Firefighters work hard to keep everyone in their community safe, which is why it’s heartbreaking to hear about how many firefighters have developed mesothelioma as a result of being exposed to asbestos while on the job.
For decades asbestos was used because of its fire retardant properties. This means that not only were firefighters rushing into buildings that were full of asbestos, the protective clothing they wore was also made with asbestos.
Most were exposed while fighting fires within old buildings or when they carried tiny asbestos fibers back the firehouse on their protective clothing.
The Risk Firefighters Take
When they accept the job, firefighters know they’re endangering their respiratory health. Not only are they willingly entering a smoke filled environment, the air they inhale is several degrees hotter than it should be and there is no way of knowing just how many toxins, including asbestos, have been released into the air by the flames. The older the building, the greater the risk that the firefighters are inhaling a dangerous cocktail of toxins.
In an effort to keep firefighters as safe as possible. Educational programs about asbestos and how to minimize the risk have become a regular part of most firefighters lives. They’re also encouraged to be screened for exposure to asbestos.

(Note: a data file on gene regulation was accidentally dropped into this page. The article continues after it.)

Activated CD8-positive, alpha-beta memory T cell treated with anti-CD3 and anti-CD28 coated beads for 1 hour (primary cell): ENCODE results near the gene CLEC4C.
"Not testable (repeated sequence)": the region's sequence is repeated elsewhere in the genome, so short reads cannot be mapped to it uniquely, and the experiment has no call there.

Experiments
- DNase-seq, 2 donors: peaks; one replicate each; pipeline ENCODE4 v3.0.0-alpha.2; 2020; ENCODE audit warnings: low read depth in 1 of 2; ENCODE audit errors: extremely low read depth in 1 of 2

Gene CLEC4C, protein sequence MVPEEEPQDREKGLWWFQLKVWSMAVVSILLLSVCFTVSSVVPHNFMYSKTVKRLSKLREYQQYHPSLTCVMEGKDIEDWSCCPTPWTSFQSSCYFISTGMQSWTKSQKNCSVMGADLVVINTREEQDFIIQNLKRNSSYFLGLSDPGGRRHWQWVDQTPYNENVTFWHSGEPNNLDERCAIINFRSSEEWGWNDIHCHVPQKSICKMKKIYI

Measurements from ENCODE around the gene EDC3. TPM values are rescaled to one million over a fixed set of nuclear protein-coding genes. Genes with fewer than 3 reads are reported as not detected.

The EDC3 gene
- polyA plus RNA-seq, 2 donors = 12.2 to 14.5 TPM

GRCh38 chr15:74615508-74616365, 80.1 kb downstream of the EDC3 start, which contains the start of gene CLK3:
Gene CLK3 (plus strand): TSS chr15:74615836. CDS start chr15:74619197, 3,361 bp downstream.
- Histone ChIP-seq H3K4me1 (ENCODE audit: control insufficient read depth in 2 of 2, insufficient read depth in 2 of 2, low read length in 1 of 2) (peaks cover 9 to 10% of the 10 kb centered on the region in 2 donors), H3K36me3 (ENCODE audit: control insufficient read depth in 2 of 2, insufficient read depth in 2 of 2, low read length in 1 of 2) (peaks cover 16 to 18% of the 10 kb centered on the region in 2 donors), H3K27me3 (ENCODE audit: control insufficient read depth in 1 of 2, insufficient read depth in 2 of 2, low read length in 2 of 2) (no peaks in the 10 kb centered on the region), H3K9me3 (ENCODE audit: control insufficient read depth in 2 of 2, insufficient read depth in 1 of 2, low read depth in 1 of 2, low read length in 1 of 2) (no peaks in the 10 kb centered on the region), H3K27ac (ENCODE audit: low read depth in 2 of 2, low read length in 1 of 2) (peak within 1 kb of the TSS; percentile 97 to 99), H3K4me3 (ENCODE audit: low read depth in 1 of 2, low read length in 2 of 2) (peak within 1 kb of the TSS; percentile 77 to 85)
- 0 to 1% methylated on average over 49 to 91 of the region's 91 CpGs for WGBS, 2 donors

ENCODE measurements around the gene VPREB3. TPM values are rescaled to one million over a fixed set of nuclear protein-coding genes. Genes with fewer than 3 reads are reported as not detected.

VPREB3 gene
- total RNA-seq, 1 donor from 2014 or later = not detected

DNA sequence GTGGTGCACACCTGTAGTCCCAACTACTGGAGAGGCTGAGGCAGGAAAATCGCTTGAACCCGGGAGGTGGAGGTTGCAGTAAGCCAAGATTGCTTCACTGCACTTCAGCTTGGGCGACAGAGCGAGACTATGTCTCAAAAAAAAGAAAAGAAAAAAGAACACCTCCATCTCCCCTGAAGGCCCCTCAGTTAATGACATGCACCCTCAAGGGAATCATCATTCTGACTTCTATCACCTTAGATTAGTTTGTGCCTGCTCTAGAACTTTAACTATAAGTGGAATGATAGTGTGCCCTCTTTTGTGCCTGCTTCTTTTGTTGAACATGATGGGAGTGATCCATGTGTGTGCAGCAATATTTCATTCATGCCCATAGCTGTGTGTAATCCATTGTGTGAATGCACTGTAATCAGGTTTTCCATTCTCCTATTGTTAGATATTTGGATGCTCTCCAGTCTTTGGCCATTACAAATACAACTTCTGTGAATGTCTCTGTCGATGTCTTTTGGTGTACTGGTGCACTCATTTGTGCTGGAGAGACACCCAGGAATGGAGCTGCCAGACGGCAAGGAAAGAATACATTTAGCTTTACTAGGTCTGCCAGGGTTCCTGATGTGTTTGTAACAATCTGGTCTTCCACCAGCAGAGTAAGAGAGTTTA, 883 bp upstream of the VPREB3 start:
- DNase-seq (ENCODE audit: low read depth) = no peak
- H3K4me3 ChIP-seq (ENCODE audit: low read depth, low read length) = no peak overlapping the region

Minimize your Risk
If you’re a professional or volunteer firefighter, there are things you can do to minimize the amount of asbestos you inhale while working to put out a fire. These tips include:
- Washing all clothing before leaving the scene of the fire. It takes some time, but it means you’re not transporting any potentially deadly fibers back to the firehouse.
- Use water or heavy spray to weigh down asbestos particles before starting to work in a particular section of a burning building.
- Always wear your breathing apparatus.
- Be on the lookout for materials that traditionally contain asbestos.
9/11 First Responders
Everyone’s heart twisted when they watched the World Trade Center buildings collapse on September 11th. We grieved and continue to grieve for the lives of those who were unable to escape that day. At the time, we didn’t realize that the giant cloud of dust and rubble from the collapsing buildings being released into the air would generate such huge problems for the firefighters and other first responders who were working at Ground Zero and inhaling the asbestos-laden air.
Any firefighters who were near the World Trade Center buildings on that tragic day needs to make mesothelioma screenings a regular part of their life. In addition to the health benefits that are received by firefighters, the 9/11 Health and Compensation Act now covers more than 50 different types of cancers, including mesothelioma.